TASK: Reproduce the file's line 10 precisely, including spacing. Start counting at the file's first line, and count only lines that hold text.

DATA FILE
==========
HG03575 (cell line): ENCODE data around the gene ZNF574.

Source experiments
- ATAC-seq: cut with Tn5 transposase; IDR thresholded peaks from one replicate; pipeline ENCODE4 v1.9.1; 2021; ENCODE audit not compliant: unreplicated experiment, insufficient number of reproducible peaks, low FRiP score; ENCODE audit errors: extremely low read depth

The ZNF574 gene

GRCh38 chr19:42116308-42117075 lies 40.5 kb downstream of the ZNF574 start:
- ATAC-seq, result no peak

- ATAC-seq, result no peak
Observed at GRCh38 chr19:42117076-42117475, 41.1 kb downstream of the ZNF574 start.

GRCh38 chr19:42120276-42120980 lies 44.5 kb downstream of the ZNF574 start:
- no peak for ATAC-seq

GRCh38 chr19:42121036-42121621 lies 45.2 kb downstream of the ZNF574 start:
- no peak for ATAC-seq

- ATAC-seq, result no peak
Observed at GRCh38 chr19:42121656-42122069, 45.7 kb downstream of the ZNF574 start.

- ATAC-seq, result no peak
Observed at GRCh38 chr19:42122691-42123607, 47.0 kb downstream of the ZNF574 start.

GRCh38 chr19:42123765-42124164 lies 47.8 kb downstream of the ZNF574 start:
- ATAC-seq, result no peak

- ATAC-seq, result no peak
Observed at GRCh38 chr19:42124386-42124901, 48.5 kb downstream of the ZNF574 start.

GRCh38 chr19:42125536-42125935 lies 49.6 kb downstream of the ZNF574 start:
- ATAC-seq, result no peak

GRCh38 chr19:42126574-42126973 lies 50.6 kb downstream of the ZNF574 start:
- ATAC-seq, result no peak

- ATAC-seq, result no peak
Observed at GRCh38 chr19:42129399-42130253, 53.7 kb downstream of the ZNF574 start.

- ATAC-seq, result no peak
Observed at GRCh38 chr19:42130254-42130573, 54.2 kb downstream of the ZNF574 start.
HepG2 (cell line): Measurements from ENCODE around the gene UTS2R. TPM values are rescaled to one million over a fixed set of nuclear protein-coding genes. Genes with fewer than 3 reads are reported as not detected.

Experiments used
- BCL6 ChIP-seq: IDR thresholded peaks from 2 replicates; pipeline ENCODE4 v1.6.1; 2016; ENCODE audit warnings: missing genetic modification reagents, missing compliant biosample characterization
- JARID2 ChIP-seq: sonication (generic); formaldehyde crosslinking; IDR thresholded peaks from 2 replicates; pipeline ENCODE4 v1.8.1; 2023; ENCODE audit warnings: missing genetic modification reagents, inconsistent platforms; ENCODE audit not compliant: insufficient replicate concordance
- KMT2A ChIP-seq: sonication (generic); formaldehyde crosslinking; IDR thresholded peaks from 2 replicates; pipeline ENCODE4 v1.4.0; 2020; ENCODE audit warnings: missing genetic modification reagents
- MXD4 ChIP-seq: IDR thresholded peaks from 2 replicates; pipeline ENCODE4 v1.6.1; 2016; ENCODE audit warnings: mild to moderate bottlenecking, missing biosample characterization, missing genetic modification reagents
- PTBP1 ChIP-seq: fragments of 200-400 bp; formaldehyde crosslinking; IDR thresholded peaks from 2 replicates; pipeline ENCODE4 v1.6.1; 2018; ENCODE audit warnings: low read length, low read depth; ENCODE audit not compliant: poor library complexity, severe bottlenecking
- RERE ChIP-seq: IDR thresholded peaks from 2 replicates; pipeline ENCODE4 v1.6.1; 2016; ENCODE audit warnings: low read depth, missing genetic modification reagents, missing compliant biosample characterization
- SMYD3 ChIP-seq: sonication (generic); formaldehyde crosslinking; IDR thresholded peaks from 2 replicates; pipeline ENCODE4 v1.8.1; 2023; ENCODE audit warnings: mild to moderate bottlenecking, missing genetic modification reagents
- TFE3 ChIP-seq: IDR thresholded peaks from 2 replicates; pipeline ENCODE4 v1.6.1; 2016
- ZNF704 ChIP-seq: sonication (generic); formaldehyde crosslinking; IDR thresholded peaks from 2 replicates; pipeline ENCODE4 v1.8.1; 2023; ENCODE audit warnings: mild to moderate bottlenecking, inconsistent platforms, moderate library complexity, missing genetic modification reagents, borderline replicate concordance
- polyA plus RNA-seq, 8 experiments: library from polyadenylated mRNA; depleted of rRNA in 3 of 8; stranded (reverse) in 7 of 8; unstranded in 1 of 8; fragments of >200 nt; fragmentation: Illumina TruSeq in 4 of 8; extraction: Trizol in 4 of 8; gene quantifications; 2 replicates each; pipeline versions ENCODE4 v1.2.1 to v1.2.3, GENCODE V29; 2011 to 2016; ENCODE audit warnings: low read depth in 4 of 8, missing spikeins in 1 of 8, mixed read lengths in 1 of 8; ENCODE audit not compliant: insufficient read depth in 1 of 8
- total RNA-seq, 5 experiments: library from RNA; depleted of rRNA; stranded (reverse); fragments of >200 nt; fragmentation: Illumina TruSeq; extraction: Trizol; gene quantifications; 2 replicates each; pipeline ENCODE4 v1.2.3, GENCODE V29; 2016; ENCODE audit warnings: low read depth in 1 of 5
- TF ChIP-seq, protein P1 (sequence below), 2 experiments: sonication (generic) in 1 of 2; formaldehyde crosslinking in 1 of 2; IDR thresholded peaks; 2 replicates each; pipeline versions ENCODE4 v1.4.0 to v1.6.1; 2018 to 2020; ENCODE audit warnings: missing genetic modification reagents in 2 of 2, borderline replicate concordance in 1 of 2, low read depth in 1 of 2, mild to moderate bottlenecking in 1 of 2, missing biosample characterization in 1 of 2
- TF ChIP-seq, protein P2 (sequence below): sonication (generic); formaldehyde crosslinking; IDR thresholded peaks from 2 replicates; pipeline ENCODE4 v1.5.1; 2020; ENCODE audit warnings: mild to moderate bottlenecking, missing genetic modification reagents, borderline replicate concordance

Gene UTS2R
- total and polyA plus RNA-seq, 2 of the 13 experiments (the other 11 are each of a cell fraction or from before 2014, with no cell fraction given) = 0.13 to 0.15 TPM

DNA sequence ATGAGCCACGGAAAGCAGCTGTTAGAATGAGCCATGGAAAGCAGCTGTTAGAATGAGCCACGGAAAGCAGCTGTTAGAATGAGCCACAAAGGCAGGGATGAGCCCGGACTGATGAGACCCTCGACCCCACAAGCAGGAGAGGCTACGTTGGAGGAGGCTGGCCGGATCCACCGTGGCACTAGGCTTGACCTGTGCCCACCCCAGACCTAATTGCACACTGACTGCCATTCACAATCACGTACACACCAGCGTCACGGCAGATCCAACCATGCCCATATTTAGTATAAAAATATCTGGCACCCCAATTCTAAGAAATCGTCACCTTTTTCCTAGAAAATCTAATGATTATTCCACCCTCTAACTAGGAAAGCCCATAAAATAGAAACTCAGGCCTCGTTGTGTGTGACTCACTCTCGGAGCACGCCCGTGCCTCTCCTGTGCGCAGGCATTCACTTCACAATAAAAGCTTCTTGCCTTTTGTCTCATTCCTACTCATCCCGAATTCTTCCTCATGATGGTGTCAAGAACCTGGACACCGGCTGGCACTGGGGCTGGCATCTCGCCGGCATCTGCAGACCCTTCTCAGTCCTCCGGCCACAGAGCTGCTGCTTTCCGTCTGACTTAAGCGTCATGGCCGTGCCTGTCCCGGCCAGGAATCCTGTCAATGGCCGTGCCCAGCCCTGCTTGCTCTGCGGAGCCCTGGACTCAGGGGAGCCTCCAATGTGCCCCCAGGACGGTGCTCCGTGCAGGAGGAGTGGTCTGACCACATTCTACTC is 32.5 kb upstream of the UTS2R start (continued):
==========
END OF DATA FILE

- no peak for ATAC-seq